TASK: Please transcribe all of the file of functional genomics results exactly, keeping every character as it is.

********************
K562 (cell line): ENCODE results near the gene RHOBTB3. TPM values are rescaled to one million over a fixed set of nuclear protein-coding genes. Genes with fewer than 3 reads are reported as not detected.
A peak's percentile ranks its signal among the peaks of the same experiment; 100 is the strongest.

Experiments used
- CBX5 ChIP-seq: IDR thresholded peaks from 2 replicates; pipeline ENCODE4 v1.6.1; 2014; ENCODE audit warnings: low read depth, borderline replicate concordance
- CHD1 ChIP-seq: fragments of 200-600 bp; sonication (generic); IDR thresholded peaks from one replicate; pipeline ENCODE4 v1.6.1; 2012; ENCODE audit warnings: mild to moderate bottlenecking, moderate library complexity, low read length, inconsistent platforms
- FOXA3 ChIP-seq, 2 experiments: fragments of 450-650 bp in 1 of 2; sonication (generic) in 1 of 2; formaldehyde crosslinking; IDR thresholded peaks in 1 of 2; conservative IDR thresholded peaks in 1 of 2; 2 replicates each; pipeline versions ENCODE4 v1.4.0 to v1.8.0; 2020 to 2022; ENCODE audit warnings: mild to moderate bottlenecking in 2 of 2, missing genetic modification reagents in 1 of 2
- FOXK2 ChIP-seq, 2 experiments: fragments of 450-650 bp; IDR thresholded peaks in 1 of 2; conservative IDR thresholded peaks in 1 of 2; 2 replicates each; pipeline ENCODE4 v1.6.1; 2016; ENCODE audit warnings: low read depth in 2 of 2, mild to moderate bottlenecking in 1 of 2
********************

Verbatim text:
K562 (cell line): ENCODE results near the gene RHOBTB3. TPM values are rescaled to one million over a fixed set of nuclear protein-coding genes. Genes with fewer than 3 reads are reported as not detected.
A peak's percentile ranks its signal among the peaks of the same experiment; 100 is the strongest.

Experiments used
- CBX5 ChIP-seq: IDR thresholded peaks from 2 replicates; pipeline ENCODE4 v1.6.1; 2014; ENCODE audit warnings: low read depth, borderline replicate concordance
- CHD1 ChIP-seq: fragments of 200-600 bp; sonication (generic); IDR thresholded peaks from one replicate; pipeline ENCODE4 v1.6.1; 2012; ENCODE audit warnings: mild to moderate bottlenecking, moderate library complexity, low read length, inconsistent platforms
- FOXA3 ChIP-seq, 2 experiments: fragments of 450-650 bp in 1 of 2; sonication (generic) in 1 of 2; formaldehyde crosslinking; IDR thresholded peaks in 1 of 2; conservative IDR thresholded peaks in 1 of 2; 2 replicates each; pipeline versions ENCODE4 v1.4.0 to v1.8.0; 2020 to 2022; ENCODE audit warnings: mild to moderate bottlenecking in 2 of 2, missing genetic modification reagents in 1 of 2
- FOXK2 ChIP-seq, 2 experiments: fragments of 450-650 bp; IDR thresholded peaks in 1 of 2; conservative IDR thresholded peaks in 1 of 2; 2 replicates each; pipeline ENCODE4 v1.6.1; 2016; ENCODE audit warnings: low read depth in 2 of 2, mild to moderate bottlenecking in 1 of 2